Abstinence education doesn’t work. That was the big hoopla in the American press over the publication of a study by Mathematica, purporting to show that abstinence education programmes don’t work. But with a bit of checking, I found something you are not likely to hear on the evening news. Sex education programmes don’t “work” either. 
Let me give a bit of background, for the benefit of readers not immersed in US politics over the funding of sex programmes. The federal government began funding abstinence education programmes in 1998. This, after many years and millions of dollars spent funding programmes that teach contraception as a neutral technology that fourth graders can choose to use or not as their wisdom decrees. In the last election, the Democrats took control of Congress. Given their record on moral issues, it is likely they will reduce or eliminate the funding for abstinence education. Their move will be to fund only “comprehensive sex education,” which in practice means programmes that teach contraception first, sexual activity as an entitlement and abstinence as an afterthought.
If those are the alternatives, it is fair to ask whether sex-ed programmes any more successful than abstinence programmes. Let’s listen to some experts.
A 2002 study published in the British Medical Journal examined 26 programmes that included school based programmes, multi-faceted programmes, family planning and clinic based programmes, as well as abstinence programmes in the US and Canada. The results: “The interventions did not delay initiation of sexual intercourse in young women or young men, did not improve the use of birth control at every intercourse, or at last intercourse for either men or women, did not reduce pregnancy rates in young women.”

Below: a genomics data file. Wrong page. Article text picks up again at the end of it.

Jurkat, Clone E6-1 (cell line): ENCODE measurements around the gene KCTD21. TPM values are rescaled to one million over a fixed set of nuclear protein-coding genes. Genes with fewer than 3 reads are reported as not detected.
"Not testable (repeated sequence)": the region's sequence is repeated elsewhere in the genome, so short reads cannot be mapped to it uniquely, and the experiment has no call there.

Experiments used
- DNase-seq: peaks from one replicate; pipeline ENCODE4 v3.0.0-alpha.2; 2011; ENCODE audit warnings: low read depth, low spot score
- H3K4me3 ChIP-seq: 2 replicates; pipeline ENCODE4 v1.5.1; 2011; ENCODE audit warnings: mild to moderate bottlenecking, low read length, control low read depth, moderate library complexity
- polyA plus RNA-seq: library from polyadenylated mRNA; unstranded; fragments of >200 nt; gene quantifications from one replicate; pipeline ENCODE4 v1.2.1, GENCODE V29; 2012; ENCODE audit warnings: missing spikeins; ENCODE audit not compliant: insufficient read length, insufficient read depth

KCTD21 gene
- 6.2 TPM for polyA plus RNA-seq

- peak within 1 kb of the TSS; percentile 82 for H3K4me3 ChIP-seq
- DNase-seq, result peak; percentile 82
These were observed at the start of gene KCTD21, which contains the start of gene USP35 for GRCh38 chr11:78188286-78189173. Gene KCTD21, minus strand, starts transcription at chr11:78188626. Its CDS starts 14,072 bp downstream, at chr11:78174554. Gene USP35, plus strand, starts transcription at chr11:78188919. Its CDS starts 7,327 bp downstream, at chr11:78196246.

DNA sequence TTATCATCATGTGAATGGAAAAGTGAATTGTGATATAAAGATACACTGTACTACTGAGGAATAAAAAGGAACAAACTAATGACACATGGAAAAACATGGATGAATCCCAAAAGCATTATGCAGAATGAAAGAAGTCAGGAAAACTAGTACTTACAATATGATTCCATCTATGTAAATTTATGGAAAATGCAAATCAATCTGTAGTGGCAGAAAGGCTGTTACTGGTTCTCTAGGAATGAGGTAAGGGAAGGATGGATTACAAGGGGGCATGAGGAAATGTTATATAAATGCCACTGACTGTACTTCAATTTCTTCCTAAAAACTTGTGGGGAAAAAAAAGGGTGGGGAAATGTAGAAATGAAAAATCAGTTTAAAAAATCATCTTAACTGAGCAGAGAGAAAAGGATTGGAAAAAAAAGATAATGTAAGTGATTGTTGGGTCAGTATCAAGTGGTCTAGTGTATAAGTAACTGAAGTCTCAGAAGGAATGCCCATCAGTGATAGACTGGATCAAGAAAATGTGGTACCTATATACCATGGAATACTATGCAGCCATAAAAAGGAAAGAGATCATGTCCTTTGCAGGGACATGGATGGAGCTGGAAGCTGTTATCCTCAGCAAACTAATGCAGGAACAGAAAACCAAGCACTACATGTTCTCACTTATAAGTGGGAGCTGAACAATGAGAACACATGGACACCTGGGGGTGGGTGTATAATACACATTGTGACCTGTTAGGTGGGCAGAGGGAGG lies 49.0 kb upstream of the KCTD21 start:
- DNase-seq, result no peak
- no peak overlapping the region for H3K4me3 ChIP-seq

Another study of a very well-designed and well-delivered sex-ed programme in Scotland was also published in the BMJ. The result: “When the intervention group was compared with the conventional sex education group, there were no differences in sexual activity or sexual risk taking by the age of 16 years.”
Then there is Douglas Kirby’s 2001 survey of over 300 programmes of all sorts. “Most studies of school-based and school-linked health centers revealed no effect on student sexual behavior or contraceptive use.”
Finding programmes that don’t work is not very difficult. Programmes based in schools, whether of the sex-ed or abstinence variety, do not work very well at reducing teen pregnancy. Adults coming into the classroom and yammering about sex, whether for it or agin’ it, just do not have much impact on teens.
When you think about it, this is not surprising. We know from other kinds of studies that the biggest protective factors for delaying teen sex are married parents and religious observance. Some of the sex-ed studies confirm this by showing that within their little samples, family composition, parental supervision, parental expectations for behavior are among the biggest protective factors. In other words, what is going on at home completely dwarfs anything that is going on at school. As Dr Trevor Stammers, a wise British commentator put it: “Much teenage sex has little do with sex itself, but is connected with searching for meaning, identity and belonging.”
That is why some of the more successful programmes include substantial after school and community-based components. The Best Friends abstinence programme, for instance, is not a classroom-based curriculum. It promotes abstinence among teens from inner-city school districts by fostering self-respect and sound decision-making. It includes mentoring for at least 45 minutes a week, group discussions every three weeks, role model presentation, and enrollment in fitness and dance classes. It has had great success at reducing teen pregnancy both at the middle school and high school levels.